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If you’ve never traveled alone, you haven’t experienced the feeling of complete freedom. Business trips don’t count. Sure, you’re getting away from the routine, and you may even have a few spare hours to explore a new city. But you’re there by someone else’s choice, and the bulk of your schedule is their schedule. Traveling solo means taking the time to pick a place that you’ve always wanted to see.
Whether it’s exploring Italy or hiking the Appalachian trail, it’s your choice. It’s about indulging yourself. It’s also about discovering who you are when nobody’s looking. We spend our lives compromising in our relationships, careers, schedules, and plans, all the while clinging to that bucket list that we’re afraid to admit will never materialize.
Whatever the circumstance that established you as ‘single’ shouldn’t be a reason to postpone venturing out and seeing the world. Your bucket list doesn’t need to wait until you have the perfect travel partner.
Trekking to an unfamiliar city or country on your own forces you to rely on your own instincts for everything from asking for directions, figuring out a menu, bartering a price or just striking up a conversation.
When there’s nobody to tell you, “turn here, this is the way” or “I’m tired, let’s go back to the hotel” or “no, I don’t want to learn windsurfing”, you have the opportunity for more self-discovery and growth than you’d ever have sitting on your local beach.
Where to Go
That’s the biggie. Once you’ve decided where to go, other choices will start to fall into place. Chances are, there’s a handful of places you’ve wanted to see for years. If you need a few suggestions – there’s a reason why business conventions happen in certain cities.
Plenty of local attractions, great hotels, and cheap air fares make places like New Orleans, San Diego, Las Vegas, New York City and Washington DC great places to visit. Washington DC also has some of the most low-cost and free things to do anywhere. And the Metro subway system is one of the cleanest, easiest modes of transportation anywhere.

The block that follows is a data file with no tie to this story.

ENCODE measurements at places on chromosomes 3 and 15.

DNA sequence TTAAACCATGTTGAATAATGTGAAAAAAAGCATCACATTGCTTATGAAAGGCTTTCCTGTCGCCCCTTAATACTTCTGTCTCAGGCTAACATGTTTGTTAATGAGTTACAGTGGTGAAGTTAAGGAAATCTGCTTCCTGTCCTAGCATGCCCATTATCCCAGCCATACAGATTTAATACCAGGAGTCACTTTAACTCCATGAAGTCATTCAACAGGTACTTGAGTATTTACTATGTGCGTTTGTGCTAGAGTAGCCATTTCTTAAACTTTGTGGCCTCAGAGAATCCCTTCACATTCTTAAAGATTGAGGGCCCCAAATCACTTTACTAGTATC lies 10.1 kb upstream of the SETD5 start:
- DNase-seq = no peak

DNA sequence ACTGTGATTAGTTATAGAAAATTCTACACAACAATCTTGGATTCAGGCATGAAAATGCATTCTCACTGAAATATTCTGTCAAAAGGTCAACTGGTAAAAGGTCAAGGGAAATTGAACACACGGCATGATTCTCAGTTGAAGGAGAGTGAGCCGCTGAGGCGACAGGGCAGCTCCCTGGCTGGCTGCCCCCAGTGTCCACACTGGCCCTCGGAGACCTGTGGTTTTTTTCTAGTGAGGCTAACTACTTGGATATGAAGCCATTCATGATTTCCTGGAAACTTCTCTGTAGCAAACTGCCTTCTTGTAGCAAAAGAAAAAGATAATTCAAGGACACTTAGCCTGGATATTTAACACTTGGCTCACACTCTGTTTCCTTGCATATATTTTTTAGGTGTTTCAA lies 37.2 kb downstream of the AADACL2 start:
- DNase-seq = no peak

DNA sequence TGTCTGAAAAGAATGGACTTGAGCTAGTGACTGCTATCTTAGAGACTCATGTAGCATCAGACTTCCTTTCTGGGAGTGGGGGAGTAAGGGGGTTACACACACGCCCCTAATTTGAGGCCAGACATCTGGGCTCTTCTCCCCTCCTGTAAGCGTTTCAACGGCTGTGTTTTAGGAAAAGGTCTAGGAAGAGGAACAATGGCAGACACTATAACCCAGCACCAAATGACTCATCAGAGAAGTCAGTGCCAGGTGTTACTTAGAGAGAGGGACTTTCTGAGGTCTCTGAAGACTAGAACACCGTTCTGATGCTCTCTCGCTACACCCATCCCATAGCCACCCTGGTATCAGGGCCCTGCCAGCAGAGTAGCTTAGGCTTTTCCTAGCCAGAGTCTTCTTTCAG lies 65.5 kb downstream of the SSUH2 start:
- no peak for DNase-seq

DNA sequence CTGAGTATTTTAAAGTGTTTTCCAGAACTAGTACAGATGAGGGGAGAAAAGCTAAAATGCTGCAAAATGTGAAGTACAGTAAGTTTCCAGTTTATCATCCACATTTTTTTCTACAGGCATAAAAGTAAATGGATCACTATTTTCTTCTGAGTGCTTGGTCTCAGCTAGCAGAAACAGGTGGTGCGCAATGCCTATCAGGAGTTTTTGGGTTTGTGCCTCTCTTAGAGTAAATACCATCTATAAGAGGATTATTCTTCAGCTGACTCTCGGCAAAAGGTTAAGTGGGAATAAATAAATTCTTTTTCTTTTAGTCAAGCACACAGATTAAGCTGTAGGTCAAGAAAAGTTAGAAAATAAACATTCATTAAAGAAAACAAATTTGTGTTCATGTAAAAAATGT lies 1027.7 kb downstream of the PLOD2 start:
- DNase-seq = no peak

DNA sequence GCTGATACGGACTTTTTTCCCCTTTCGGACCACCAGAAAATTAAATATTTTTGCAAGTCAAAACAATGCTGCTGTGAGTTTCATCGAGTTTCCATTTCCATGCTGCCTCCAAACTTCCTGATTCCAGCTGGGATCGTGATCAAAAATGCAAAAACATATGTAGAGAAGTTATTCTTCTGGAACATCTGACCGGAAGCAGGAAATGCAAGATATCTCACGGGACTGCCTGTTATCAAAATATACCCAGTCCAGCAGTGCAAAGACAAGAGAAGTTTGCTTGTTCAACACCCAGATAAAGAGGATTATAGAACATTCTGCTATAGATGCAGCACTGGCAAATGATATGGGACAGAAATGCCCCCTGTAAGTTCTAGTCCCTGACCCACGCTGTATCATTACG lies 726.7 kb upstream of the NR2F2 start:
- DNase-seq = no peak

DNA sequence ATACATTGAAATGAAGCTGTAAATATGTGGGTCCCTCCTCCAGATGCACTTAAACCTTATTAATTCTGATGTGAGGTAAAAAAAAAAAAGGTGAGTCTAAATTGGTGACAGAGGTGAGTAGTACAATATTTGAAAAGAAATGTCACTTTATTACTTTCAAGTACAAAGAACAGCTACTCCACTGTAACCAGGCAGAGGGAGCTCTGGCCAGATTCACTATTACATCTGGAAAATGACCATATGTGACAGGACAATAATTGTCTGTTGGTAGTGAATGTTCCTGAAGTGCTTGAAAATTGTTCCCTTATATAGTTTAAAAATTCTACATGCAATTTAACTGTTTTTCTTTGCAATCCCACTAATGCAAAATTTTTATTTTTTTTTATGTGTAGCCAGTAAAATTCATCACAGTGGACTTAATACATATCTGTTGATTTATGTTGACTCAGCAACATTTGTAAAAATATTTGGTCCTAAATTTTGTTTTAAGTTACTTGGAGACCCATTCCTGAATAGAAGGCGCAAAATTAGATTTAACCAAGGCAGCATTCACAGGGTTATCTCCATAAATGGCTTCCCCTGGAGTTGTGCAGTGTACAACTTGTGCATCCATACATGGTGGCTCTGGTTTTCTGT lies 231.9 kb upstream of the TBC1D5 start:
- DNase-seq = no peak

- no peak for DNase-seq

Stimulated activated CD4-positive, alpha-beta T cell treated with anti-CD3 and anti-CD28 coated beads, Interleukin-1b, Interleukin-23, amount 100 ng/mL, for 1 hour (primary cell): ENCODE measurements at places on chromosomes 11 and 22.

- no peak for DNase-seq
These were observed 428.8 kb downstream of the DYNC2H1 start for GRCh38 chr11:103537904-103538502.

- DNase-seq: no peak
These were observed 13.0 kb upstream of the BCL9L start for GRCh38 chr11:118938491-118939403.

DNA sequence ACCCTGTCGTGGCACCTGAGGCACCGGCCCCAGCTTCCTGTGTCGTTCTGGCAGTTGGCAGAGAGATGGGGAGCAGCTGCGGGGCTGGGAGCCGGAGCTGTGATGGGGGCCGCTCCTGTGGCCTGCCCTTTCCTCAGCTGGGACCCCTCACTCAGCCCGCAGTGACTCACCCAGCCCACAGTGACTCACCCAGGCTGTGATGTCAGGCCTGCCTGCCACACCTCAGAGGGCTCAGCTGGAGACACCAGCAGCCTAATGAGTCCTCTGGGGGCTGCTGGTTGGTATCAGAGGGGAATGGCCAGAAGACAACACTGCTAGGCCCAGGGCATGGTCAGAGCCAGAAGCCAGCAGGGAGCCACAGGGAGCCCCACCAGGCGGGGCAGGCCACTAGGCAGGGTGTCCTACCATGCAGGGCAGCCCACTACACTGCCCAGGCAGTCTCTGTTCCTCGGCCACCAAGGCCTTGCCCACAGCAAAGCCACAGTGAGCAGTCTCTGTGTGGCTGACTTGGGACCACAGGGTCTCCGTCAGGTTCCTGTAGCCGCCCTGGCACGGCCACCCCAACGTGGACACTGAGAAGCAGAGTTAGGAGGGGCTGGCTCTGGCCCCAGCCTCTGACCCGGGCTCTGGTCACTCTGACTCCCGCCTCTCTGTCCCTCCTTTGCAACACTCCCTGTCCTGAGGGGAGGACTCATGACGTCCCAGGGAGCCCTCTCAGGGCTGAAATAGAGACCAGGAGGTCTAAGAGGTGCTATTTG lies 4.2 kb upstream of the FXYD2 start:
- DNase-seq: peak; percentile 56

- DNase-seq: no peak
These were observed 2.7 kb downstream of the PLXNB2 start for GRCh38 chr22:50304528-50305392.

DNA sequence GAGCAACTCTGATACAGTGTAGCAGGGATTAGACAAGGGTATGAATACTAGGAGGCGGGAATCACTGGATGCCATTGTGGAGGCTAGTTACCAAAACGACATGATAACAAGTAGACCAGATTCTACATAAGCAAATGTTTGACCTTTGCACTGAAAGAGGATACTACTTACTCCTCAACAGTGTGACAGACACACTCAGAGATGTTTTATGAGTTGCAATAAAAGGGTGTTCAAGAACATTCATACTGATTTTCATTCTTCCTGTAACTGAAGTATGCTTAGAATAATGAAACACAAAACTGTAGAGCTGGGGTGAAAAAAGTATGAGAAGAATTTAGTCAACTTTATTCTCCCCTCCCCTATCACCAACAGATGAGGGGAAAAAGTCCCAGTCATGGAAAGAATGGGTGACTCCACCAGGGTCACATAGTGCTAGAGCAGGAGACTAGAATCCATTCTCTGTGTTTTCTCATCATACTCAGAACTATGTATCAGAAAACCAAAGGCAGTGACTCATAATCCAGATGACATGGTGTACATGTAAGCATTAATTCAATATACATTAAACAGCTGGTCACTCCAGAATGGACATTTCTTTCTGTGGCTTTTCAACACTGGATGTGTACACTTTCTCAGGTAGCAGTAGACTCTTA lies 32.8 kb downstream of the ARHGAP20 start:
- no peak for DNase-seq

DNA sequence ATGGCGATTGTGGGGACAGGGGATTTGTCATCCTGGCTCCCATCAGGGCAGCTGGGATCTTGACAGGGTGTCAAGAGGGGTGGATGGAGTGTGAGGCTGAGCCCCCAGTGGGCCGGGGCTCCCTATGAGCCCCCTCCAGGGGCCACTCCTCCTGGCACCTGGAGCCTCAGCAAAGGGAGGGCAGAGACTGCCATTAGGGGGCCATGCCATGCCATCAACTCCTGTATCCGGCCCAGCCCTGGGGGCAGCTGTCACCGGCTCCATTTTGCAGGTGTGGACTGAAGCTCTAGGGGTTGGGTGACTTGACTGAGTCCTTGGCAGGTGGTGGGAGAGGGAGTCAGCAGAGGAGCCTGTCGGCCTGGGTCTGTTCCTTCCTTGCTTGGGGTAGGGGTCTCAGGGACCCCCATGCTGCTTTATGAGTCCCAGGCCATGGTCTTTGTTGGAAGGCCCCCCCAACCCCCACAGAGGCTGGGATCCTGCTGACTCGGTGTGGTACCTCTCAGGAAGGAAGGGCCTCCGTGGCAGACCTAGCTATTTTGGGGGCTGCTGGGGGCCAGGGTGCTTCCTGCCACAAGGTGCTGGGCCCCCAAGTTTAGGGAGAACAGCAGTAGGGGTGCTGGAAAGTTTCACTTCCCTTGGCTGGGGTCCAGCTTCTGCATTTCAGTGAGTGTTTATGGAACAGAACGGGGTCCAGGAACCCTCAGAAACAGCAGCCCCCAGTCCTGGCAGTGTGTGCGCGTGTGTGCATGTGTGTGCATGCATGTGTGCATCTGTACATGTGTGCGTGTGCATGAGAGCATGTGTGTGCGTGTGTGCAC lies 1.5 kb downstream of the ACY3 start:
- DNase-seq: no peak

If a huge city isn’t your cup of tea, check out places like Austin Texas, Savannah Georgia, Stowe Vermont, Myrtle Beach, North Carolina, Nashville, Tennessee. They all have great restaurants, pubs, and plenty of history and local culture.
If the outdoors is your thing and you want a physical challenge, the USA has hundreds of awesome hiking trails of all abilities and distances.
Cheryl Strayed is a perfect example of someone who took this to the extreme – in her case an 1100-mile solo hike on the Pacific Crest Trail. What started as a purely physical journey caused her to rediscover herself and is documented in the book and movie, The Wild.
If you’re looking for inspiration America’s Great Hiking Trails is one of the best books I’ve seen on hikes in the US. It covers all 11 routes in the National Scenic Trails system, from the Appalachian to the Pacific Crest and the lesser-known Florida Trail. It shows the history, highlights, maps and tons of photos. It details the difficulty, tips on when to go and what to bring. I bought it for my daughter who loves it.
Don’t let international travel scare you away. Sure, the airfare is more expensive to get there – but once you get to places like Thailand, Viet Nam or Costa Rica, you’ll pay a fraction of the cost for lodging, food and anything else you want to do.
Getting out of your comfort zone can be transforming. Experiencing other cultures, cuisines, customs, music and people will give you a new perspective on your own life.